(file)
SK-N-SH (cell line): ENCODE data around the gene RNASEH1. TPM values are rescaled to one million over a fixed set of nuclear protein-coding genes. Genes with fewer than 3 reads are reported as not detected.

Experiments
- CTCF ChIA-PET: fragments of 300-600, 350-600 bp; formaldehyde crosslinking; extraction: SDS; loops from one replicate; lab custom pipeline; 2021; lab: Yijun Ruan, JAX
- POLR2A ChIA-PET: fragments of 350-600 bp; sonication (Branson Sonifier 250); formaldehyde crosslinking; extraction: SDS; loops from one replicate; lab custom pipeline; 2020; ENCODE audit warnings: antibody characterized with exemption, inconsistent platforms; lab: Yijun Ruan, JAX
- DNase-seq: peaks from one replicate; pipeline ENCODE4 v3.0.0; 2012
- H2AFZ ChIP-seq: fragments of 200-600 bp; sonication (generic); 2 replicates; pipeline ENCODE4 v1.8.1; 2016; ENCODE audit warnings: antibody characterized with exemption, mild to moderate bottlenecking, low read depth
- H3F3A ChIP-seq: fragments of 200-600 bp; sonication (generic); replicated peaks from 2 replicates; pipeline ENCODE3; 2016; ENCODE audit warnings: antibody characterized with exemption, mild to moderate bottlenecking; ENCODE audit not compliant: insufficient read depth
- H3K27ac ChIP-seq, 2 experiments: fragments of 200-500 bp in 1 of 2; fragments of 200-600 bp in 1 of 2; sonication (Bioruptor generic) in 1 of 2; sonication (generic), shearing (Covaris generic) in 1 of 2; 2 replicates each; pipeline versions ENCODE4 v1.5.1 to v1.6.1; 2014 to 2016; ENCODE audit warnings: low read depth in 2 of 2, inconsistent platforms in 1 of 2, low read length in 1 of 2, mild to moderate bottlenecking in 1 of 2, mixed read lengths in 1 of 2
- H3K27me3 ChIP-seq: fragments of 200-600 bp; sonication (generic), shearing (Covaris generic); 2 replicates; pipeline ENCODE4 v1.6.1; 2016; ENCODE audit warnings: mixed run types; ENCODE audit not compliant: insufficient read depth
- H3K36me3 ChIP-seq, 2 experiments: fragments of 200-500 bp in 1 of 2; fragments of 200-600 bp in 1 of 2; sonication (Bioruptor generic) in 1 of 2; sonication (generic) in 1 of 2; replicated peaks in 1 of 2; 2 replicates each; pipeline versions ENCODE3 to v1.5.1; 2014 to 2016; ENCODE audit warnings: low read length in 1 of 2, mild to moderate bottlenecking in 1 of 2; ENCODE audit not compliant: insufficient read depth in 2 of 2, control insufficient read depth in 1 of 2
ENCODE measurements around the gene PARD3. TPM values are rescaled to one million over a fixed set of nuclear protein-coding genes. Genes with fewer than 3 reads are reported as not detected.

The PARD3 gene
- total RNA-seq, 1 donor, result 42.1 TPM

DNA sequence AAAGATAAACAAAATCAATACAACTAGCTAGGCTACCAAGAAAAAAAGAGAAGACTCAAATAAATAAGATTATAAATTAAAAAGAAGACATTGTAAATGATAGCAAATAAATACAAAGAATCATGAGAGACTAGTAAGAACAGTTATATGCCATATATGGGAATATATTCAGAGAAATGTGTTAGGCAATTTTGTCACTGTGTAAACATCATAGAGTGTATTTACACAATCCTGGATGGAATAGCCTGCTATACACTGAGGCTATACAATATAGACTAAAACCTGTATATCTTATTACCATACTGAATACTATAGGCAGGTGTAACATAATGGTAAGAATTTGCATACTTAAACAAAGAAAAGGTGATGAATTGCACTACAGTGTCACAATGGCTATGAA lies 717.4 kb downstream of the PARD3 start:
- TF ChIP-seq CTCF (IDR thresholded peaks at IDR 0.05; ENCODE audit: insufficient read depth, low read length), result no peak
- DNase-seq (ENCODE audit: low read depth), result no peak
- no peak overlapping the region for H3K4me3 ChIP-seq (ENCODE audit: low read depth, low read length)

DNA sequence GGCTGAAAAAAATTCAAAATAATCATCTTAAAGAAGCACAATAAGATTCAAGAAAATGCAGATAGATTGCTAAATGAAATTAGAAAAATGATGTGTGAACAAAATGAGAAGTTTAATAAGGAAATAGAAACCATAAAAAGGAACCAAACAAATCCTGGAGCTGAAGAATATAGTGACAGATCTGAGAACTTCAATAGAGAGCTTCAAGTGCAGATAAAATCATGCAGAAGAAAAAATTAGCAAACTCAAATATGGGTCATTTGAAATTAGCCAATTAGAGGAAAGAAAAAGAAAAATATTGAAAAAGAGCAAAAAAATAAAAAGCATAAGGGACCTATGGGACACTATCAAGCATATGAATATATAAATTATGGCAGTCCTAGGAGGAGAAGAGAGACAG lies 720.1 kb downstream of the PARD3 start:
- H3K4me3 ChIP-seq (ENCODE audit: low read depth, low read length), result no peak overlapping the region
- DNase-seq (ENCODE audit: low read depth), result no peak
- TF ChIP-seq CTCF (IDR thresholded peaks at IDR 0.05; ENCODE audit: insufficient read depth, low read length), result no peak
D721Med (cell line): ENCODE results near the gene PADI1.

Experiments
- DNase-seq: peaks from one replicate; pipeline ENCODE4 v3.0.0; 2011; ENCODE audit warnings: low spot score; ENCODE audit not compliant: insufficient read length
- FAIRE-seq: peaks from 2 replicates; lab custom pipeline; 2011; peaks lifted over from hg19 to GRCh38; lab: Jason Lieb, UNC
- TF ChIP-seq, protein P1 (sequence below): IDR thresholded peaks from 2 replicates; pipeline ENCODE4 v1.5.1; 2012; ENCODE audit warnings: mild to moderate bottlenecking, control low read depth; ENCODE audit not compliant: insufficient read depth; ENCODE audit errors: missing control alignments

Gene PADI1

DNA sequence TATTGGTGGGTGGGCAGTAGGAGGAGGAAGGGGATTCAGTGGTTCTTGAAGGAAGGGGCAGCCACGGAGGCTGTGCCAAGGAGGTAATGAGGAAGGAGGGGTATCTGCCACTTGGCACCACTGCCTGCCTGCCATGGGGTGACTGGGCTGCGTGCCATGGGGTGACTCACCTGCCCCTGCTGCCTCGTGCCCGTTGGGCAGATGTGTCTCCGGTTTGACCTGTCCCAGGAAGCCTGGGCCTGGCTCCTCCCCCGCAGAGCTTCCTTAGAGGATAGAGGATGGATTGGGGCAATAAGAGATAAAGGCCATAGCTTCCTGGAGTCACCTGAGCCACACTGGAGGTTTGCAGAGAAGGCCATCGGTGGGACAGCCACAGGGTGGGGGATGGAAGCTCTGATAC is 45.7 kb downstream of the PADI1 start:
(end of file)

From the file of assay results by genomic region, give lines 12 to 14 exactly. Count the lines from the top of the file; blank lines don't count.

The PARD3 gene
- total RNA-seq, 1 donor, result 42.1 TPM

DNA sequence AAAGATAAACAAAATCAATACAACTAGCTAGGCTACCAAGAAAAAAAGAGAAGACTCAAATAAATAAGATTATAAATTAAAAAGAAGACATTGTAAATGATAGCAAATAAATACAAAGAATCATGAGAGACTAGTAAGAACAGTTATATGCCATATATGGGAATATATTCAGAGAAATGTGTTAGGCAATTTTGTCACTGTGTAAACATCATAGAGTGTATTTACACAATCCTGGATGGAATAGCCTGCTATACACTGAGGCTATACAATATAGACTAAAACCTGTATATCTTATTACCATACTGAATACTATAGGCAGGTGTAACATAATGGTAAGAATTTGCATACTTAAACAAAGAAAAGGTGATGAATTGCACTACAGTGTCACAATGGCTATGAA lies 717.4 kb downstream of the PARD3 start: